FIG. 5 is a schematic representation of a two-dimensional slice of the electric field potential generated by a typical configuration of bridge and bow antennae.
FIG. 6 is a schematic representation of the relation between capacitance and distance from antenna for a typical embodiment of the invention.
FIG. 7A shows an embodiment of the invention using two axial electrodes, for measuring the position of a point with respect to two axes.
FIG. 7B shows an embodiment of the invention using three axial electrodes, for measuring the position of a point with respect to three axes.
FIG. 8 shows a portion of an embodiment of the invention for measuring the angular position of an extended body that rotates in a plane.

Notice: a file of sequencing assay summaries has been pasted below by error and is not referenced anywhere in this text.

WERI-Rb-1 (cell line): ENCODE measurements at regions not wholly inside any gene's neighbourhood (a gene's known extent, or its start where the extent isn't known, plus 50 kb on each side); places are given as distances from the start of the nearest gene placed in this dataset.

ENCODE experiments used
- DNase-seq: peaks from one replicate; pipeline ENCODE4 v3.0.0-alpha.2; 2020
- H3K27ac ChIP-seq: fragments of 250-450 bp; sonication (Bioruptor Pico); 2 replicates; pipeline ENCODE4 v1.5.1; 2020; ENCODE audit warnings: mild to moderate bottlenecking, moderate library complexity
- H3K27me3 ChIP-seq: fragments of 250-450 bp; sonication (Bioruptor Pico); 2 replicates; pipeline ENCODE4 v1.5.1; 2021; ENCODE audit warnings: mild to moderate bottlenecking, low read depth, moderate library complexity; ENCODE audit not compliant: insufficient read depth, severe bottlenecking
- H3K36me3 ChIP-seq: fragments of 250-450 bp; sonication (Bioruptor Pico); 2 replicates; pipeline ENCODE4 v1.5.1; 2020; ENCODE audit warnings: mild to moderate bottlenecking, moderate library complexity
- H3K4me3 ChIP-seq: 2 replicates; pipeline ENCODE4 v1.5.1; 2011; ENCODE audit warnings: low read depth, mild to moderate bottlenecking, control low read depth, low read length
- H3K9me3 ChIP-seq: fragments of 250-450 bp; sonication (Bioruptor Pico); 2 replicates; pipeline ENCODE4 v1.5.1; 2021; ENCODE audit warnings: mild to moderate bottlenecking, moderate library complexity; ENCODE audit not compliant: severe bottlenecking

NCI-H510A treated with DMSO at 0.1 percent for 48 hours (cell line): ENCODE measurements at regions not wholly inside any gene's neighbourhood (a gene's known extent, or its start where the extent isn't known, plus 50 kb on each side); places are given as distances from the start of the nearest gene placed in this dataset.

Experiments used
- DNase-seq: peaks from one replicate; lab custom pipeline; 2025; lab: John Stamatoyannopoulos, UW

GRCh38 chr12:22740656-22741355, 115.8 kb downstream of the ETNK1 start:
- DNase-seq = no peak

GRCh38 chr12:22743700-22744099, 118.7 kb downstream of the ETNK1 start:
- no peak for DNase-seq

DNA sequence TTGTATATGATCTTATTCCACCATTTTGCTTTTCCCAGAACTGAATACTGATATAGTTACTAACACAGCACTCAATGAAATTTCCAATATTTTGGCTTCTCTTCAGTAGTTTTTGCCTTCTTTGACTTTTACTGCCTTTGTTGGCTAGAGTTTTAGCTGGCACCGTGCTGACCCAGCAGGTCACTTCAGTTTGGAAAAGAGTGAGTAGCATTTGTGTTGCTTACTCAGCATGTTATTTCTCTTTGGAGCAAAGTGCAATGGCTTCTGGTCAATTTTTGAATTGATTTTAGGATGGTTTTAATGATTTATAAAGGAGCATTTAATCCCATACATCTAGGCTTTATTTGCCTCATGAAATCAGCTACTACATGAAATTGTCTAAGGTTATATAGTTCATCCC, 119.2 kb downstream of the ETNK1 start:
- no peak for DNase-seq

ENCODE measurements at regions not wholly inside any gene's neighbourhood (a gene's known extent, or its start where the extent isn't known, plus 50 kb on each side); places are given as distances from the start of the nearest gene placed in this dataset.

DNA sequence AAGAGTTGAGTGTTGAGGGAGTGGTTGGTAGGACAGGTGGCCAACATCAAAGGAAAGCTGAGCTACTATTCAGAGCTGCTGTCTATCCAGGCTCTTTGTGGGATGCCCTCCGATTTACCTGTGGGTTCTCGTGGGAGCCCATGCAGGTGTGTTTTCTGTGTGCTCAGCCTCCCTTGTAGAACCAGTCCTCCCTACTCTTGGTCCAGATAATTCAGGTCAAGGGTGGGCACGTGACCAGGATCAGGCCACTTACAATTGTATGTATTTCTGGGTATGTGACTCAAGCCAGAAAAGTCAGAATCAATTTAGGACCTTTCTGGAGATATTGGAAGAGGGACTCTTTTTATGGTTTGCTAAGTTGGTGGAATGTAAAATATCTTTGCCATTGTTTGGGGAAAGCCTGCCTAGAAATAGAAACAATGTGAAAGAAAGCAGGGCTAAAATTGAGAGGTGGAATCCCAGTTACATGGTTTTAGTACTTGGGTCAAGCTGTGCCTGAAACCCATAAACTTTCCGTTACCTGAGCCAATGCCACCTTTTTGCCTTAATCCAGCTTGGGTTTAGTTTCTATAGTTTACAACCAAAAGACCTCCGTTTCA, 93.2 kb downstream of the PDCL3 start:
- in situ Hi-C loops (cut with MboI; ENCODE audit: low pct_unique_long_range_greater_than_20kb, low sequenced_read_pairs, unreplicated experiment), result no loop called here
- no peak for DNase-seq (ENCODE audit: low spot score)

The invention will be understood with reference to the following discussion and the accompanying figures. A preferred embodiment of the invention is shown schematically in FIG. 1. A cello 2 is shown, showing only a portion of the strings 4 and bridge 6. A cellist's bow 8 is shown schematically being drawn across the strings 4 a distance Rx away from the bridge 6. The cellist's hand 10 is shown grasping the bow. During play, the cellist moves the bow back and forth, generally in the direction of its length along axis x. This motion drags the hairs (not shown) of the bow 8 across the strings 4, setting the strings to vibration, which vibration is translated by the cello into sound. As used in this specification and the claims, change in placement along this direction is referred to as an "axial" change, for instance in the x direction. Change along this axis is measured from an arbitrary rest position, for instance, where the end of the bow nearest the hand 10 is centered over the strings 4.